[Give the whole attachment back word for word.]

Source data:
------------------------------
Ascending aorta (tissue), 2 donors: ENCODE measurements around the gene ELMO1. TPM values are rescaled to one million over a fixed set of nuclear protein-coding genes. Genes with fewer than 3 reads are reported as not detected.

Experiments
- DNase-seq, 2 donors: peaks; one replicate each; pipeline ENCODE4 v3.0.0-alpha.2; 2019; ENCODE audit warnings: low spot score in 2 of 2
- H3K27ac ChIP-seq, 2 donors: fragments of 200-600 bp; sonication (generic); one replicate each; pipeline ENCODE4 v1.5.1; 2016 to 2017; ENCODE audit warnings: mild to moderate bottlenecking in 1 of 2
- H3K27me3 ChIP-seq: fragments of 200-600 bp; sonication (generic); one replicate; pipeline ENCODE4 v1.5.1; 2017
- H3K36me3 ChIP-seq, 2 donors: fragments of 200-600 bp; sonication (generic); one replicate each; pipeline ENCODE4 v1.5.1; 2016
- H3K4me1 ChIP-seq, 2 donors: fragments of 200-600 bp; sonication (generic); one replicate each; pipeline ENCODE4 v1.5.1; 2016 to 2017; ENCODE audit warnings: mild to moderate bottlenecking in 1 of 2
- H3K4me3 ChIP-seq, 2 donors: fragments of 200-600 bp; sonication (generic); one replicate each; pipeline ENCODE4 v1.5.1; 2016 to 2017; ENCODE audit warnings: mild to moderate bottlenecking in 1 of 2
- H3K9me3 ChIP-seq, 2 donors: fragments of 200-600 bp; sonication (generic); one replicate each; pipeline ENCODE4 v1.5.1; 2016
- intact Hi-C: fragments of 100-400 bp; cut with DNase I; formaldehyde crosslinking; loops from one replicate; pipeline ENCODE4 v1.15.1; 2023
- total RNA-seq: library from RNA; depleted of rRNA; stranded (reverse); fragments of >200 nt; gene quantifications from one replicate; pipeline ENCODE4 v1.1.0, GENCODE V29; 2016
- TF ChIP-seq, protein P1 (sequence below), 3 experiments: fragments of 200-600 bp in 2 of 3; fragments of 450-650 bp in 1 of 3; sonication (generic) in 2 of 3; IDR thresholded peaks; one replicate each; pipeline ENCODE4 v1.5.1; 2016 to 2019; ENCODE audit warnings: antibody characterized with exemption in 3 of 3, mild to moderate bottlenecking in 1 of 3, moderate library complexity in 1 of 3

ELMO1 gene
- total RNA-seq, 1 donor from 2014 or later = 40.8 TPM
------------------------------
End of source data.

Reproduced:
Ascending aorta (tissue), 2 donors: ENCODE measurements around the gene ELMO1. TPM values are rescaled to one million over a fixed set of nuclear protein-coding genes. Genes with fewer than 3 reads are reported as not detected.

Experiments
- DNase-seq, 2 donors: peaks; one replicate each; pipeline ENCODE4 v3.0.0-alpha.2; 2019; ENCODE audit warnings: low spot score in 2 of 2
- H3K27ac ChIP-seq, 2 donors: fragments of 200-600 bp; sonication (generic); one replicate each; pipeline ENCODE4 v1.5.1; 2016 to 2017; ENCODE audit warnings: mild to moderate bottlenecking in 1 of 2
- H3K27me3 ChIP-seq: fragments of 200-600 bp; sonication (generic); one replicate; pipeline ENCODE4 v1.5.1; 2017
- H3K36me3 ChIP-seq, 2 donors: fragments of 200-600 bp; sonication (generic); one replicate each; pipeline ENCODE4 v1.5.1; 2016
- H3K4me1 ChIP-seq, 2 donors: fragments of 200-600 bp; sonication (generic); one replicate each; pipeline ENCODE4 v1.5.1; 2016 to 2017; ENCODE audit warnings: mild to moderate bottlenecking in 1 of 2
- H3K4me3 ChIP-seq, 2 donors: fragments of 200-600 bp; sonication (generic); one replicate each; pipeline ENCODE4 v1.5.1; 2016 to 2017; ENCODE audit warnings: mild to moderate bottlenecking in 1 of 2
- H3K9me3 ChIP-seq, 2 donors: fragments of 200-600 bp; sonication (generic); one replicate each; pipeline ENCODE4 v1.5.1; 2016
- intact Hi-C: fragments of 100-400 bp; cut with DNase I; formaldehyde crosslinking; loops from one replicate; pipeline ENCODE4 v1.15.1; 2023
- total RNA-seq: library from RNA; depleted of rRNA; stranded (reverse); fragments of >200 nt; gene quantifications from one replicate; pipeline ENCODE4 v1.1.0, GENCODE V29; 2016
- TF ChIP-seq, protein P1 (sequence below), 3 experiments: fragments of 200-600 bp in 2 of 3; fragments of 450-650 bp in 1 of 3; sonication (generic) in 2 of 3; IDR thresholded peaks; one replicate each; pipeline ENCODE4 v1.5.1; 2016 to 2019; ENCODE audit warnings: antibody characterized with exemption in 3 of 3, mild to moderate bottlenecking in 1 of 3, moderate library complexity in 1 of 3

ELMO1 gene
- total RNA-seq, 1 donor from 2014 or later = 40.8 TPM